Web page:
Prayer Dog Legend


“Wiivi” Ziestan Laqueta (C. Sundqvist)

Once upon a time, a small golden dog stood atop the monastery walls. He gazed out across the Land of Bod, a land where the great mountain Chomolungma watches over valleys and plains that are higher than the mountains of all other lands, a land that is the mother of all the great rivers flowing to the oceans.

The Land of Bod is cold and the air is thin.  So Lord Chenrezi, the Buddha of Compassion, gave the golden dog many gifts to help him:  two coats for warmth, strong lungs for endurance, long toes for running and climbing, and sharp eyes and ears for watching over the Land.  All this and snowshoes too did Lord Chenrezi give the little dog.

Each morning, the golden dog climbed to the top of the walls.  He did not fear the great height for Lord Chenrezi had also given him the courage of a Lion and called his name Senge.  There, on high, Senge kept faithful watch. Whenever he saw a caravan approaching, he barked a warning to the giant guardian below. And the great black Do-Khyi, with his fearsome red yak collar, would hear and rise up to defend the monastery.

Now, in this monastery, as in all the thousands of others in the Land of Bod, there were many prayer wheels. Some were small to fit in the hand, but others were large, as tall as a man, mounted in a row. Senge knew that, when the wheels spun, the mantra written on the paper coiled around the spindle inside, rose to Lord Chenrezi in the sky. All the monks and the faithful pilgrims who came to the monastery spun the wheels to pray Om Mani Padme Haum.


Prayer wheels

Senge loved only one thing better than sitting atop the walls; he loved to play. One day, he climbed down in search someone to play with, but he could find no one.  A terrible sickness had come over the Land of Bod, and all the people were in their beds. He climbed into the beds of his sick friends and offered his body to warm theirs for Lord Chenrezi had also given his little Lion a heart of love and a soul of compassion. In this way, Senge gave his friends great comfort.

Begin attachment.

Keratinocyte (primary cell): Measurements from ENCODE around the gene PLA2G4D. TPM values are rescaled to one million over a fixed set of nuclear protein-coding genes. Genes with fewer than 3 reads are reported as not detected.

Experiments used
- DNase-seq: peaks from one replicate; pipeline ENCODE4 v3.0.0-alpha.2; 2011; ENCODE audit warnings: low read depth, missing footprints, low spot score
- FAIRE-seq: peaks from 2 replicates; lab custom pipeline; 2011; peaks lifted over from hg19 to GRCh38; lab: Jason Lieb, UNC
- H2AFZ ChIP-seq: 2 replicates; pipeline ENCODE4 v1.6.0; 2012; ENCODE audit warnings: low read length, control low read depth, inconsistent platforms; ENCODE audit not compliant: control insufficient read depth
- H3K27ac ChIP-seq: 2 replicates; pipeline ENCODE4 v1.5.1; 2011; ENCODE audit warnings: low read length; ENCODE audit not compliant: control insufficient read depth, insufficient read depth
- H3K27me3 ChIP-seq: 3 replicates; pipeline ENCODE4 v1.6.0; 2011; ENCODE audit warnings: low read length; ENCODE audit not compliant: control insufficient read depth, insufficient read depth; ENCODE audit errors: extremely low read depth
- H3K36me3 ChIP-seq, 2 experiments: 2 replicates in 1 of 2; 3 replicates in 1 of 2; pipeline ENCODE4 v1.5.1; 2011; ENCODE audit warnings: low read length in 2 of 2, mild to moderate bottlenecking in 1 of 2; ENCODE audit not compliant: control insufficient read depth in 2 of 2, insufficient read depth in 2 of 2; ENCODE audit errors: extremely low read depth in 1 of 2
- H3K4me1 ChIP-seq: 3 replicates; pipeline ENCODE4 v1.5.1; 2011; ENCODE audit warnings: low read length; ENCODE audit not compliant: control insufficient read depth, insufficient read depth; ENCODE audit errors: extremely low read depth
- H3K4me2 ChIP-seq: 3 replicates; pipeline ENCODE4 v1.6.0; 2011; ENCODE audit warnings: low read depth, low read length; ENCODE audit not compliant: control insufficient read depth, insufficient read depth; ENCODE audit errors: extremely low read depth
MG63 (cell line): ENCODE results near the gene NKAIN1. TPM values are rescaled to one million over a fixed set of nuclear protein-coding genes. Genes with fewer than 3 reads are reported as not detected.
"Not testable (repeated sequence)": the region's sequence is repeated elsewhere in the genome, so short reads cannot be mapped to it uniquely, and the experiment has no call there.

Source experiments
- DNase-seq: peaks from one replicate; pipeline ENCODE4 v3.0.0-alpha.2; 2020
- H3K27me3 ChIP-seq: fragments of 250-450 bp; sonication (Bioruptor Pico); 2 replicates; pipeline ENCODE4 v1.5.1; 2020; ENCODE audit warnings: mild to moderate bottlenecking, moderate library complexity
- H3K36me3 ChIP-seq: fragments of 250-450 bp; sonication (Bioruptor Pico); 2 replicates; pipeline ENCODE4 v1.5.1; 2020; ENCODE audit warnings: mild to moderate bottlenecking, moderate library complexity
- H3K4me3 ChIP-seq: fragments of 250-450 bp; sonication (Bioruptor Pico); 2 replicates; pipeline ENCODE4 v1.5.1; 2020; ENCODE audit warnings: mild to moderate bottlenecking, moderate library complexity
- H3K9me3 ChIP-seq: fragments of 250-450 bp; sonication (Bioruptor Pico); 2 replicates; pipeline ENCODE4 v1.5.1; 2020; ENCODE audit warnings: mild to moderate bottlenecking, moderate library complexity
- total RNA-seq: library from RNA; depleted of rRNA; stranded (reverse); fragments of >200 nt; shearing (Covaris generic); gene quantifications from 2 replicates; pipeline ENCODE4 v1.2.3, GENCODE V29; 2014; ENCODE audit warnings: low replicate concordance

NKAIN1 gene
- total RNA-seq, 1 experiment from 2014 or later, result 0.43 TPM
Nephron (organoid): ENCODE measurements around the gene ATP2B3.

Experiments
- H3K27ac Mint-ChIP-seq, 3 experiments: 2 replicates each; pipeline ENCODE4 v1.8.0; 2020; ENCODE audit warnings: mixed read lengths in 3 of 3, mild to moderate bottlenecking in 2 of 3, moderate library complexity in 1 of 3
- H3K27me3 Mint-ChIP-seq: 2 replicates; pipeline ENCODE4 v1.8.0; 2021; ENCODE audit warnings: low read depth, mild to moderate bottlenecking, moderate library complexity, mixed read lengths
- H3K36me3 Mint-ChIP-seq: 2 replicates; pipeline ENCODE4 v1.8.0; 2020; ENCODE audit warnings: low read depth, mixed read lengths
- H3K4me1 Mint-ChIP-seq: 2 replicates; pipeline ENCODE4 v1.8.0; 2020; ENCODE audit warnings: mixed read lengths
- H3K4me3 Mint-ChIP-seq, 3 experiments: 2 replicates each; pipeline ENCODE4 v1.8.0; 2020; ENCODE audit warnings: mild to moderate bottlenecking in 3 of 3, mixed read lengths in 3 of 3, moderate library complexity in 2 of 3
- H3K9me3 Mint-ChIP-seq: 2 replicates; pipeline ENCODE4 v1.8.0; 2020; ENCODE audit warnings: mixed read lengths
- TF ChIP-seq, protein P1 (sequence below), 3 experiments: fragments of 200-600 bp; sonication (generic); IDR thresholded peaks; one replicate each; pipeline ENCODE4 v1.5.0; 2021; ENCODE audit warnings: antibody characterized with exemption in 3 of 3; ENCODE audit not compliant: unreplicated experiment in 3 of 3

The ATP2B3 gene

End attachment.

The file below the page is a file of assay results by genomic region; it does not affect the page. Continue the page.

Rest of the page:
Despite his efforts, the people did not get better, and Senge despaired. He wandered among the chapels lit with flickering yak butter lamps. He sat before the altars, gazing upon dazzling statues and brilliant thangkas. He tried to meditate as he had seen the lamas do. He made many circumambulations around the great golden chorten in the monastery courtyard. Many times, as he passed the great prayer wheels, he thought, ‘If only I had hands, I could spin the wheels and Lord Chenrezi would hear my prayer.’ But Senge had no hands—only paws—and he walked on. His friends still suffered.

One day, when he came to the row of great prayer wheels, still and silent, he stopped and sat upright upon his haunches before the first one. He pressed together his paws in the way he had seen the lamas pray, and he cried out, “Lord Chenrezi, I have no fingers, but I have long toes!” With that, Senge the Lion stretched his toes as much as he could and he began to circle his paws.  Faster and faster he circled them until, reaching out, he pushed the wheel. It moved. Faster and faster Senge circled and pushed, and the wheel began to spin. Then he moved to the next wheel and set it spinning in the same way. And then he spun the next, the next and next after that, until he had spun all the wheels.  Senge was sure that Lord Chenrezi  had heard his prayer.

And his friends rose from their beds, well again.  Forever thereafter, the little golden dog and all his kind through the ages have been called the Prayer Dog.

“Kim-Joy” Dedicated To Instantly Impressive (S. & M. Ottens)

The Prayer Dog Legend finds expression in Tibbie World today.  We say that we are “spinning the prayer wheels” to give encouragement, comfort or sympathy in difficult times.  Learn More…

What is the Land of Bod?

Tibetan name for Tibet

What is Chomolungma?

Tibetan for Mount Everest

Who is Chenrezi?

Tibetan name (or Chenrezig) for Buddha of compassion and love, the Dalai Lama is a living Chenrezi , known as Avalokiteśvara, Kuanyin and Kannon in other countries

What is a Do-Khyi?

Tibetan name for a Tibetan Mastiff, breed of guard dog

What is a mantra?


What is Om Mani Padme Haum?

Mantra (prayer) written on scrolls inside prayer wheels

What is a thangka?

Buddhist painting on fabric

What is circumambulation?

Buddhist devotional practice of walking around a sacred structure such as a chorten

What is a chorten?

Tibetan word for stupa, a Buddhist symbolic structure used as a focus for meditation or devotion